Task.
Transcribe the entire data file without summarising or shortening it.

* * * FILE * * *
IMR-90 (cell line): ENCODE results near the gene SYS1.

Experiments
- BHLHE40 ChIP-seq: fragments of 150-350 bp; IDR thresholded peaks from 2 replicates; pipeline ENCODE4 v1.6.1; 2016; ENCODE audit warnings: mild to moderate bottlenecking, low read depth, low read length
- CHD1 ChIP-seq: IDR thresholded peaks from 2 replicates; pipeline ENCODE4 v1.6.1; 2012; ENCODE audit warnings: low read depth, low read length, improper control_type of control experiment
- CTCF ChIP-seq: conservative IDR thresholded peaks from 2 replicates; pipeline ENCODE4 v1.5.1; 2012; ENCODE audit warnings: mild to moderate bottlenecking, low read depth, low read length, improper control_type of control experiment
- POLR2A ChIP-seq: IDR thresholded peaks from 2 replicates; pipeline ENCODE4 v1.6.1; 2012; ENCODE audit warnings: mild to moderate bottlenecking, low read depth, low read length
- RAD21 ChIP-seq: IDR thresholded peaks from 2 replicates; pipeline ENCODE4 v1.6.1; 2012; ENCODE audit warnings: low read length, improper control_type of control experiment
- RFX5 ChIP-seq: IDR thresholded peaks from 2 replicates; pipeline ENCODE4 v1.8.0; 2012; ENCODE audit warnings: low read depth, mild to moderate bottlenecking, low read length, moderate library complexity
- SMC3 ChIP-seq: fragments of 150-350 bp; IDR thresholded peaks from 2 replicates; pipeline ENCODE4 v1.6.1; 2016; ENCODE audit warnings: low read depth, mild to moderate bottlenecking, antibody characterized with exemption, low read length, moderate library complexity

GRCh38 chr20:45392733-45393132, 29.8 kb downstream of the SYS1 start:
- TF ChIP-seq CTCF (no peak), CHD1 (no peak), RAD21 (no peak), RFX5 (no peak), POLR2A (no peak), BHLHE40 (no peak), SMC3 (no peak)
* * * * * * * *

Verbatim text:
IMR-90 (cell line): ENCODE results near the gene SYS1.

Experiments
- BHLHE40 ChIP-seq: fragments of 150-350 bp; IDR thresholded peaks from 2 replicates; pipeline ENCODE4 v1.6.1; 2016; ENCODE audit warnings: mild to moderate bottlenecking, low read depth, low read length
- CHD1 ChIP-seq: IDR thresholded peaks from 2 replicates; pipeline ENCODE4 v1.6.1; 2012; ENCODE audit warnings: low read depth, low read length, improper control_type of control experiment
- CTCF ChIP-seq: conservative IDR thresholded peaks from 2 replicates; pipeline ENCODE4 v1.5.1; 2012; ENCODE audit warnings: mild to moderate bottlenecking, low read depth, low read length, improper control_type of control experiment
- POLR2A ChIP-seq: IDR thresholded peaks from 2 replicates; pipeline ENCODE4 v1.6.1; 2012; ENCODE audit warnings: mild to moderate bottlenecking, low read depth, low read length
- RAD21 ChIP-seq: IDR thresholded peaks from 2 replicates; pipeline ENCODE4 v1.6.1; 2012; ENCODE audit warnings: low read length, improper control_type of control experiment
- RFX5 ChIP-seq: IDR thresholded peaks from 2 replicates; pipeline ENCODE4 v1.8.0; 2012; ENCODE audit warnings: low read depth, mild to moderate bottlenecking, low read length, moderate library complexity
- SMC3 ChIP-seq: fragments of 150-350 bp; IDR thresholded peaks from 2 replicates; pipeline ENCODE4 v1.6.1; 2016; ENCODE audit warnings: low read depth, mild to moderate bottlenecking, antibody characterized with exemption, low read length, moderate library complexity

GRCh38 chr20:45392733-45393132, 29.8 kb downstream of the SYS1 start:
- TF ChIP-seq CTCF (no peak), CHD1 (no peak), RAD21 (no peak), RFX5 (no peak), POLR2A (no peak), BHLHE40 (no peak), SMC3 (no peak)